The casting couch is a euphemism for a sociological phenomenon that involves the trading of sexual favors by an aspirant, apprentice employee, or subordinate to a superior, in return for entry into an occupation, or for other career advancement within an organization. Careers which are highly desirable and traditionally difficult to break into, such as the movie, television and music industries, have been the subject of casting couch stories in popular culture. Such trading of favors is an abuse of power, and can become a wider sex scandal if deemed newsworthy.
The "casting couch" concept in many respects is connotative of the entertainment industry, but may apply to any industry for which entry is highly desirable and competitive.
Common characteristics in the social system
The casting couch involves either the superior asking sexual favor from a subordinate in return for economic or occupational support, or the subordinate luring and seducing a superior with the aim of bargaining career or economic progression.
The casting couch is not restricted to any one particular gender on either side of the trade-off. In its broadest context it implies all social contracts that involves the exchange of sexual contact in return for economic security or career enhancement. Casting couches are a form of game theoretic trade off in social settings.
Accusations of the "casting couch"
- In her 1991 book ''You'll Never Eat Lunch in This Town Again'', Oscar-winning producer Julia Phillips attempted to expose many of the underground Hollywood institutions, and confirmed that "casting couch" mentality was alive and well in Hollywood.
- In 2005 India TV's ''India's Most Wanted, an investigative TV show, caught Indian Idol'' host Aman Verma and longtime Bollywood acting legend Shakti Kapoor in a "sting" operation, and accused them of abusing their positions to force women to have sex with them. They even produced video evidence of Kapoor making advances on a planted girl. Verma, Kapoor and most of the Bollywood industry have defended themselves, calling India TV's claims unfounded and sensational, and claim that the video footage of Kapoor is misleading.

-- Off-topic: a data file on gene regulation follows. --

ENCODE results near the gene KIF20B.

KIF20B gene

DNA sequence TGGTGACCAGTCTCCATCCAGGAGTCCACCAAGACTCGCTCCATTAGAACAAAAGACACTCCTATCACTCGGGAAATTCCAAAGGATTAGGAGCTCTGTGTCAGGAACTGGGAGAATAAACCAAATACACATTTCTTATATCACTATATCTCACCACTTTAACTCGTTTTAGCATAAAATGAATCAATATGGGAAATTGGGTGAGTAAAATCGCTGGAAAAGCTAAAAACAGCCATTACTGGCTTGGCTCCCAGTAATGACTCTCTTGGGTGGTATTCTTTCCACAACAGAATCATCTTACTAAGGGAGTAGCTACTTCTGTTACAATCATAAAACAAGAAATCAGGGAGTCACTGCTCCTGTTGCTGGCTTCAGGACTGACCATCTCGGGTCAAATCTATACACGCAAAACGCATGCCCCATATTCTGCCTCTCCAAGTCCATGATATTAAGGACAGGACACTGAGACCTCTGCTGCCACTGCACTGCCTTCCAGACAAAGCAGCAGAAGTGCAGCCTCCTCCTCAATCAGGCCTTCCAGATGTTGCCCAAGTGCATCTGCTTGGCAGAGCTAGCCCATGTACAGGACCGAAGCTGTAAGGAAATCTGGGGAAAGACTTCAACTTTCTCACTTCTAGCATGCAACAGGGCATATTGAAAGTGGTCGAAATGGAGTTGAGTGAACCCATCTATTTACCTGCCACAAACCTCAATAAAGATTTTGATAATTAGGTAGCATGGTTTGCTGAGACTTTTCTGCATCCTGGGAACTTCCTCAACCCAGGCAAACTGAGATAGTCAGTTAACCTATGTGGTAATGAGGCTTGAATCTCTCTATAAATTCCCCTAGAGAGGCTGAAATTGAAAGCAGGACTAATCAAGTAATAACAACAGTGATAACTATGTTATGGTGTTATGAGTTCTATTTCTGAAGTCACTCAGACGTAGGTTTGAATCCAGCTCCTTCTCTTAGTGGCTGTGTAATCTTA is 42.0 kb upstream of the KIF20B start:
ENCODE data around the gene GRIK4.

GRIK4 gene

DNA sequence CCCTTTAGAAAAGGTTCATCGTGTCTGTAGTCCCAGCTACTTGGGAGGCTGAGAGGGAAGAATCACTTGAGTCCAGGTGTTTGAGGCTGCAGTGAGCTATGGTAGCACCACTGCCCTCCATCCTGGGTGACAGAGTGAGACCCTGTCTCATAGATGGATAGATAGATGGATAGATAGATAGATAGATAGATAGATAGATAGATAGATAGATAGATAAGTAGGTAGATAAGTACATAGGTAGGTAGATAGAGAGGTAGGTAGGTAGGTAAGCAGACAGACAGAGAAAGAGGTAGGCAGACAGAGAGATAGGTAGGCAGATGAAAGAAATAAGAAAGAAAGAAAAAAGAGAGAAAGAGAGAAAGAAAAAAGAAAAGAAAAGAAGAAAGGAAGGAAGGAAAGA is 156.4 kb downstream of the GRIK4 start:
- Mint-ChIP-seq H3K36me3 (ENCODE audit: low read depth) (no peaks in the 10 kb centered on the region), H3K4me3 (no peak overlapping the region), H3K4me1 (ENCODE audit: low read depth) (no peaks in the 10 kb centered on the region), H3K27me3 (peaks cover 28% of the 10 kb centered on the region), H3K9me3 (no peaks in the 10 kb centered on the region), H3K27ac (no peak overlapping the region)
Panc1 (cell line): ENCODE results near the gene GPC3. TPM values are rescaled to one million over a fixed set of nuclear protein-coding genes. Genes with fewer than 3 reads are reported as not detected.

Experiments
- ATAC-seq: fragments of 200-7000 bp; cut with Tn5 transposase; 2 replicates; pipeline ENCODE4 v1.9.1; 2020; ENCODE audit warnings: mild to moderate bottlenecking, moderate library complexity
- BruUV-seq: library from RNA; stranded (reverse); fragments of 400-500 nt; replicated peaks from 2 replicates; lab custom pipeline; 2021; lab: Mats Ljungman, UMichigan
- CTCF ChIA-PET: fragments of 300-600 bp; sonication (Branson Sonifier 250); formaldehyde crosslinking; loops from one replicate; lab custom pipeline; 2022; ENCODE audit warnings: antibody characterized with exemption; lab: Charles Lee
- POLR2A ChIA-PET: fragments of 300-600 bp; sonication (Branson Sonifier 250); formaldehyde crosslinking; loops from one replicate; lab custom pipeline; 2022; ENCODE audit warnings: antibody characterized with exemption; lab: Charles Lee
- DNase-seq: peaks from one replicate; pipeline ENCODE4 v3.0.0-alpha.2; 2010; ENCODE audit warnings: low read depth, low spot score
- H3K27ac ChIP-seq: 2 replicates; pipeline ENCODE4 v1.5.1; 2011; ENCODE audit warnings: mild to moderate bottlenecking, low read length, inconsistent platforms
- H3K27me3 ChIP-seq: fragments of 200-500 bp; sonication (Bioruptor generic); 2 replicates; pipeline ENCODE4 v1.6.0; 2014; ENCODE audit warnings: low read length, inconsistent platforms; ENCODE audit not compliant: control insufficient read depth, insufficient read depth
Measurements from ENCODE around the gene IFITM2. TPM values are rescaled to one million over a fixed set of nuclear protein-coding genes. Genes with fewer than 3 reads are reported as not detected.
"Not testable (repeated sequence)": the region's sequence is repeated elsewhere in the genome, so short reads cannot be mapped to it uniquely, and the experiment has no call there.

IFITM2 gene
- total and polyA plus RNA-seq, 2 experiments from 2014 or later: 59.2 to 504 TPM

- In 2006 Zhang Yu, a Chinese actress, released 20 graphic sex videos that she made herself to document her allegations that she won many of her roles through the casting couch.
References to "casting couch"
Due to the public's fascination with this alleged underground economy, several movie, book, and TV plots deal with sleazy executives attempting to abuse their position.
- Disclosure (1994)
- In Friends Episode #34 (1996), "The One With Russ", Joey is forced to sleep with a studio executive to land a role in the soap opera Days of our Lives.
- In Mad Men Episode #110 (2007), "The Long Weekend" Sterling enlists Draper to aid him in seducing twins with a part in an advertising campaign. Prior to embarking, Sterling says, ''"There's a casting call at 4.... I think we should go down to casting and see who's on the couch. Remember, Don, when God closes a door, he opens a dress."''
- In L.A. Confidential (1997), a young actor is promised a role on a hit television show if he seduces a local lawmaker who is causing trouble for a movie studio.
- In Honey (2003), the main character is blackballed from the music video industry because she refuses to sleep with a powerful video producer.
- A fake business in Disney's California Adventure theme park in the park's Hollywood Pictures Backlot area is named "Philip A. Couch Casting Agency".
- In a lyric from the song "I Wanna Be A Producer", written by Mel Brooks from The Producers, chorus girls sing "...He wants to be a producer with a great big casting couch!"
- A Hollywood casting agency, Sande Alessi Casting, also goes by the name of The Casting Couch, Inc.
- In a Telugu movie "Khadgam", directed by Krishna Vamsi, actress Sangeetha is forced to sleep with a film director to land a role in his film.
- In a song called "Couch Test Casting" by rock-and-roll band The Mentors, the narrator colorfully describes his use of the couch to "screen" aspirants.
- In season five of One Tree Hill, Marvin "Mouth" McFadden is lured into an affair with his boss at the News Station in order to receive air time.
- Anderson, C., & Berdahl, J. L. (2002). The experience of power: Examining the effects of power on approach and inhibition tendencies. Journal of Personality and Social Psychology, 83, 1362-1377.
- Thibaut, J. W., & Kelley, H. H. (1959). The social psychology of groups. New York: Wiley.
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